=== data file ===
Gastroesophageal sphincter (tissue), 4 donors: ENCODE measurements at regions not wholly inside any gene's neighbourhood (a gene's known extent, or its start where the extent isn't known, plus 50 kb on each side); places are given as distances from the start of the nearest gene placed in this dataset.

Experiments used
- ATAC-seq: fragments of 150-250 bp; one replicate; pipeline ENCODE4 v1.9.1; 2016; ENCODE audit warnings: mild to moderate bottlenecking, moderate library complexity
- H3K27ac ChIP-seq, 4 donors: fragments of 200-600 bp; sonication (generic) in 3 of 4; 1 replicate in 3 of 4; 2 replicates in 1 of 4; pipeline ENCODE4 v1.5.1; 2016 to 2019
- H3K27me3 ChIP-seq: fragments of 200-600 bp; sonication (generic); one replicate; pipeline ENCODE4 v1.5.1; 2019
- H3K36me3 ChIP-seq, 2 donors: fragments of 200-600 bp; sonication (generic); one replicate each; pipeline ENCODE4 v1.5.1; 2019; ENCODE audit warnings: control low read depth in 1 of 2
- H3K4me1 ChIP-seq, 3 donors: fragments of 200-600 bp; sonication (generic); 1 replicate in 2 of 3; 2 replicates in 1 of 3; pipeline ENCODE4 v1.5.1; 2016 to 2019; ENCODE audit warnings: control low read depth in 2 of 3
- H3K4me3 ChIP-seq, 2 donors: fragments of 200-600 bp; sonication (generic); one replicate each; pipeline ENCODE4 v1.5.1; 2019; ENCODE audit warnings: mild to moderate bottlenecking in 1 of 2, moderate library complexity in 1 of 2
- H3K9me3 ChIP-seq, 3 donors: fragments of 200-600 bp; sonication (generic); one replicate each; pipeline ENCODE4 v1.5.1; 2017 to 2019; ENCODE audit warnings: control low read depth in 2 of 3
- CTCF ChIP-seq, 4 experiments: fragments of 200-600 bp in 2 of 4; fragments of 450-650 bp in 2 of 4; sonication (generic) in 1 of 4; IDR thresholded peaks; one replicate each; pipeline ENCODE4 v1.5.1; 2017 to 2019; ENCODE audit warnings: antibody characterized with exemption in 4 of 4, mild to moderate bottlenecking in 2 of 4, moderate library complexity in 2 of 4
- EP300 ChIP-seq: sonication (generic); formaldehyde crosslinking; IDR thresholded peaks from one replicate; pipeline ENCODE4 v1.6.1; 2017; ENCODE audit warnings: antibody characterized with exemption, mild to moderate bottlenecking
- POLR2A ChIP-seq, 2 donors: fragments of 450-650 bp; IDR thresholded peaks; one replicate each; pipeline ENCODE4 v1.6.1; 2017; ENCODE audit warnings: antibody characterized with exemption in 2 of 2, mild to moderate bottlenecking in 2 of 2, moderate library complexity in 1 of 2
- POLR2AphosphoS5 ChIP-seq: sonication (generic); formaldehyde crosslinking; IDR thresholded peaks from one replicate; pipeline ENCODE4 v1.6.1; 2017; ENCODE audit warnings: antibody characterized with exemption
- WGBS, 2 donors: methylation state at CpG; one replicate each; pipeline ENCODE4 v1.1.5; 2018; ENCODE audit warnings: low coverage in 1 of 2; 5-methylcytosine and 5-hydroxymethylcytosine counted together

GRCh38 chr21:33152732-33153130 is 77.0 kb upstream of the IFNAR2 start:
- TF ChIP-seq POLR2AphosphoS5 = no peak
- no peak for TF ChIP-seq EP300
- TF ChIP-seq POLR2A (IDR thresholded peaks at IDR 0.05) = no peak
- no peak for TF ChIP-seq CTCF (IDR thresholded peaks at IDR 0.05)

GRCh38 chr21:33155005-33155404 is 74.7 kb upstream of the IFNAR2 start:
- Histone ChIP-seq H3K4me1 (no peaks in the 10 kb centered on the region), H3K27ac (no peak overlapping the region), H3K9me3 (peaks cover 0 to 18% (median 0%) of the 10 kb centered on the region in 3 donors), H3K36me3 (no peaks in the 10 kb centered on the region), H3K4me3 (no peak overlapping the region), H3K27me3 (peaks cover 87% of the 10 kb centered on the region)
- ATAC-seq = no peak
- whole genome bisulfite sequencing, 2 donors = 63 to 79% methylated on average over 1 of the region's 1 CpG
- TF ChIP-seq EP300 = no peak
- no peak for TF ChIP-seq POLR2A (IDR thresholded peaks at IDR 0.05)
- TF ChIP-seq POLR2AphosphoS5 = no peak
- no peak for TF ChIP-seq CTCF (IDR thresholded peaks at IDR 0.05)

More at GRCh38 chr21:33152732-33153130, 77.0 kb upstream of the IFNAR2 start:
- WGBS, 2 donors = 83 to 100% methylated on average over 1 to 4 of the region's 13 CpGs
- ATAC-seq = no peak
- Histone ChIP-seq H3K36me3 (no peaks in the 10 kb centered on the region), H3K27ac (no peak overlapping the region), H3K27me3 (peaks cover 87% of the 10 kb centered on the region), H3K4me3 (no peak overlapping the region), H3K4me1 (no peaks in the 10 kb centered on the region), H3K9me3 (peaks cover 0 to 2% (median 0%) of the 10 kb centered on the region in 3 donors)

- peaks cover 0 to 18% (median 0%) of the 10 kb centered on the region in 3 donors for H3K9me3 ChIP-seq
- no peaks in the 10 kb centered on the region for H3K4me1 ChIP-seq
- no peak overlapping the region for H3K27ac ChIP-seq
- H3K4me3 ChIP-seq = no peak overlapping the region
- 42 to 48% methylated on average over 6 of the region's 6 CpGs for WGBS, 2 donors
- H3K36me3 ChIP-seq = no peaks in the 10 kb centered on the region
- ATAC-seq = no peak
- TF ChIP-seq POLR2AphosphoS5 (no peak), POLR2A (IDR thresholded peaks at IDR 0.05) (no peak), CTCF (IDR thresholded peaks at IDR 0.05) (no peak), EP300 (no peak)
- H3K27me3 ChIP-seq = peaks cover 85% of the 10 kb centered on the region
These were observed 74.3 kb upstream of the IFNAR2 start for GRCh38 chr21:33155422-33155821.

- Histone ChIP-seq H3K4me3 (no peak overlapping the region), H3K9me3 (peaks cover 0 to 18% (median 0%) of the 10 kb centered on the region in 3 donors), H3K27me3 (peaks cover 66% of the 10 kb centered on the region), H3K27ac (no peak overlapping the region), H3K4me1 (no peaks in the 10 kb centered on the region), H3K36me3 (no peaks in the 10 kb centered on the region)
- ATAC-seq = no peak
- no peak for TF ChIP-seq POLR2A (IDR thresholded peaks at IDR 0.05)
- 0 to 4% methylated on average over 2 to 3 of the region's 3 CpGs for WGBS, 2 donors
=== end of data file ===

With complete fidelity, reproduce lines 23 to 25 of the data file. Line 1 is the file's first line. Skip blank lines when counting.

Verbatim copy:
- whole genome bisulfite sequencing, 2 donors = 63 to 79% methylated on average over 1 of the region's 1 CpG
- TF ChIP-seq EP300 = no peak
- no peak for TF ChIP-seq POLR2A (IDR thresholded peaks at IDR 0.05)